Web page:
Do Low-skilled Immigrants Improve Native Productivity but Worsen Local Amenities? Learning from the South Korean Experience
In this study, we first evaluate the effect of a significant increase in low-skilled immigration in Korean municipalities from 2010-2015 on the internal migration of natives. Using Korean survey data we are able to distinguish between natives moving for work-related and non-work-related reasons. Using a change in immigration policy and the pre-existing networks of immigrants to construct an instrument for immigration across Korean municipalities, we find that locations experiencing significant low-skilled immigration attracted natives who moved for working purposes. However, these locations saw outflows of natives that moved for non-work-related reasons, such as due to housing and local amenities. We then estimate that immigration had positive effects on local firm creation and on native wages but reduced the quality of local amenities. It had small to no impact on local housing prices. These facts together suggest that immigration attracted natives who value labor income over local amenities but pushed out those who place a higher value on local amenities. Thus, immigration, while generating little net native migration, changed the composition of natives in Korean municipalities.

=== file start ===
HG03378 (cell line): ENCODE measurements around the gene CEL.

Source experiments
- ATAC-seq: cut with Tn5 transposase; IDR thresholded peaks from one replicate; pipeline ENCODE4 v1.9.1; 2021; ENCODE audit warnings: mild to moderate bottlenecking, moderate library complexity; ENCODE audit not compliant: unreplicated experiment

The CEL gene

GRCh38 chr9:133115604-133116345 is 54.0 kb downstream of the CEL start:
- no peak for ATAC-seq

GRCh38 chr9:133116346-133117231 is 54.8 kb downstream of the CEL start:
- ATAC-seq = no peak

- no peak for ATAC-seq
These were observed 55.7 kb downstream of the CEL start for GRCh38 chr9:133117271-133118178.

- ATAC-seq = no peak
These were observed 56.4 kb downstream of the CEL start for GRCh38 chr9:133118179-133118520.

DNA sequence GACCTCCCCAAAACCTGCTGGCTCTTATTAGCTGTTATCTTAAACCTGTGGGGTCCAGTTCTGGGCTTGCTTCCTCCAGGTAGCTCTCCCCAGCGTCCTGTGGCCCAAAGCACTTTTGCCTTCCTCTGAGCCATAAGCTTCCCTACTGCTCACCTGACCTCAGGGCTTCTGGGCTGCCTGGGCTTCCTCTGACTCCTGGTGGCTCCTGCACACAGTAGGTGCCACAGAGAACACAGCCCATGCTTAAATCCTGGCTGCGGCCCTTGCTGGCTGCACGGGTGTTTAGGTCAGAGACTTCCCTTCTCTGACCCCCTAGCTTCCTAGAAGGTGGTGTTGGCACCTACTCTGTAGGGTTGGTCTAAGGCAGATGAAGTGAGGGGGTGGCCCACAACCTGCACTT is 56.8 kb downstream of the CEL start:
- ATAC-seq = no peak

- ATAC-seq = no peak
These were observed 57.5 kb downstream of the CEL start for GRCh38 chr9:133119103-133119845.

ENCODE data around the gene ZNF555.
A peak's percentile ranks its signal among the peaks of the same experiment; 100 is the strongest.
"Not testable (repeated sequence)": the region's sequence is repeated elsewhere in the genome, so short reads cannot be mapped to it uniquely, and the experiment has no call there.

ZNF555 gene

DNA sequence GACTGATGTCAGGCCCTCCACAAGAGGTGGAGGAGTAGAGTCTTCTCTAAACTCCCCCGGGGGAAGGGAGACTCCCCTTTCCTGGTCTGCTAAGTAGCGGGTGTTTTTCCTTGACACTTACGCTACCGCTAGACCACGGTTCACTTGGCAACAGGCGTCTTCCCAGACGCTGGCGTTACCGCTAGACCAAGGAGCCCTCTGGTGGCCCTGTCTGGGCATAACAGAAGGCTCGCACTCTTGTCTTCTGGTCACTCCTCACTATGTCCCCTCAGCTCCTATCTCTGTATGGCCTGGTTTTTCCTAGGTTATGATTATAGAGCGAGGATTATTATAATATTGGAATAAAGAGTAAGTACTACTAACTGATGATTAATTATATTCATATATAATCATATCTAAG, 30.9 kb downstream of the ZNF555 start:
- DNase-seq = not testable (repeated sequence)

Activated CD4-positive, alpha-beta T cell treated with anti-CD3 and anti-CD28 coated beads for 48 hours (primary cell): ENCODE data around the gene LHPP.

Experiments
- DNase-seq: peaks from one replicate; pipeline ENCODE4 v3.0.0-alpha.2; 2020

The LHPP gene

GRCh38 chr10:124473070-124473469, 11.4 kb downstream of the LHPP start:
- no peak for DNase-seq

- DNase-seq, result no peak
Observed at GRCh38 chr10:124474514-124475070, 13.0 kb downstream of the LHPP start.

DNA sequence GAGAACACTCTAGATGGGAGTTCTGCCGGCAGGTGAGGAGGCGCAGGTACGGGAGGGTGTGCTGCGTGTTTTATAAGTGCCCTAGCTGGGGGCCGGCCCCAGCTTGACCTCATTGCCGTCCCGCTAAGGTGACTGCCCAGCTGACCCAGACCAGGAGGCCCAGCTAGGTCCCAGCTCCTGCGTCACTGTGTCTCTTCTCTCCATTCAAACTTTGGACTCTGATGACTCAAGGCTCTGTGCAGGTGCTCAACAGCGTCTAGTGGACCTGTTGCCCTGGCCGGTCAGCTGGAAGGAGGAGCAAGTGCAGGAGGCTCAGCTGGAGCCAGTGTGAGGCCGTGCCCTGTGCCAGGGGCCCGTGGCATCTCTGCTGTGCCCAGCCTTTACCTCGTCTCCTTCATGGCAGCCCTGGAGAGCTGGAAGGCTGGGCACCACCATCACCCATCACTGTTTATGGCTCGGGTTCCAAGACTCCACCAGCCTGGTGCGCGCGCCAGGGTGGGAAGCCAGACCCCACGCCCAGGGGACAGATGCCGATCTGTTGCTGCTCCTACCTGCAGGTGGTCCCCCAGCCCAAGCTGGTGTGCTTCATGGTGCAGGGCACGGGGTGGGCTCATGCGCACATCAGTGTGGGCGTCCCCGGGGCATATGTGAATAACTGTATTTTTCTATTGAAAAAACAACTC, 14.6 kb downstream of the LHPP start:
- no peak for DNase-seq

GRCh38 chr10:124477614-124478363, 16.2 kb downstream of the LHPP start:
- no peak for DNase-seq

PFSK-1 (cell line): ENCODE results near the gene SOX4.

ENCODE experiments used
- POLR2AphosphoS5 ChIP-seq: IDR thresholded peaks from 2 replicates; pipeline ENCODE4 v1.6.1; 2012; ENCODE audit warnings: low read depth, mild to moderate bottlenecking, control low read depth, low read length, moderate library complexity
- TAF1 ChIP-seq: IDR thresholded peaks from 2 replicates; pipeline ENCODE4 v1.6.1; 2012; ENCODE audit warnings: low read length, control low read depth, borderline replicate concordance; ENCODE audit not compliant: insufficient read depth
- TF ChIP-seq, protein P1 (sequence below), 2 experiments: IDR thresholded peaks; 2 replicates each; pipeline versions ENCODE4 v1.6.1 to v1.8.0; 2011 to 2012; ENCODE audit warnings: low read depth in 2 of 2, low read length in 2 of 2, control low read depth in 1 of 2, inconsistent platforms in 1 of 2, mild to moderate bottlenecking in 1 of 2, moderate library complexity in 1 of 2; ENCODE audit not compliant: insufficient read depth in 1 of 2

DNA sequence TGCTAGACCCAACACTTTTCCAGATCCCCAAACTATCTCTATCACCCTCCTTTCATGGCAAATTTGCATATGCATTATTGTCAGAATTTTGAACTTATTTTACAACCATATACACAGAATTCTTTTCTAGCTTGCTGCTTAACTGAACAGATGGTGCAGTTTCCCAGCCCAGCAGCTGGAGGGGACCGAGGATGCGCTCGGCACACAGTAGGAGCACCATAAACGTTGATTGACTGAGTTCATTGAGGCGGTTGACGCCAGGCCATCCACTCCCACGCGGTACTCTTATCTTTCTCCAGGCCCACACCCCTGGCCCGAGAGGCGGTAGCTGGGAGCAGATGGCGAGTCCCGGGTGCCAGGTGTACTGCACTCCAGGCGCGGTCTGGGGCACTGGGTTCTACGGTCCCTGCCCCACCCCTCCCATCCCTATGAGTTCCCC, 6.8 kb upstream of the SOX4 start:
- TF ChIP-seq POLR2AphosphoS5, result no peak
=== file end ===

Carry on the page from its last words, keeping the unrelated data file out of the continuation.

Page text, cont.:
We acknowledge helpful feedback from seminar participants at Yonsei University. We have not received any financial support for this project. All errors are our own. The views expressed herein are those of the authors and do not necessarily reflect the views of the National Bureau of Economic Research.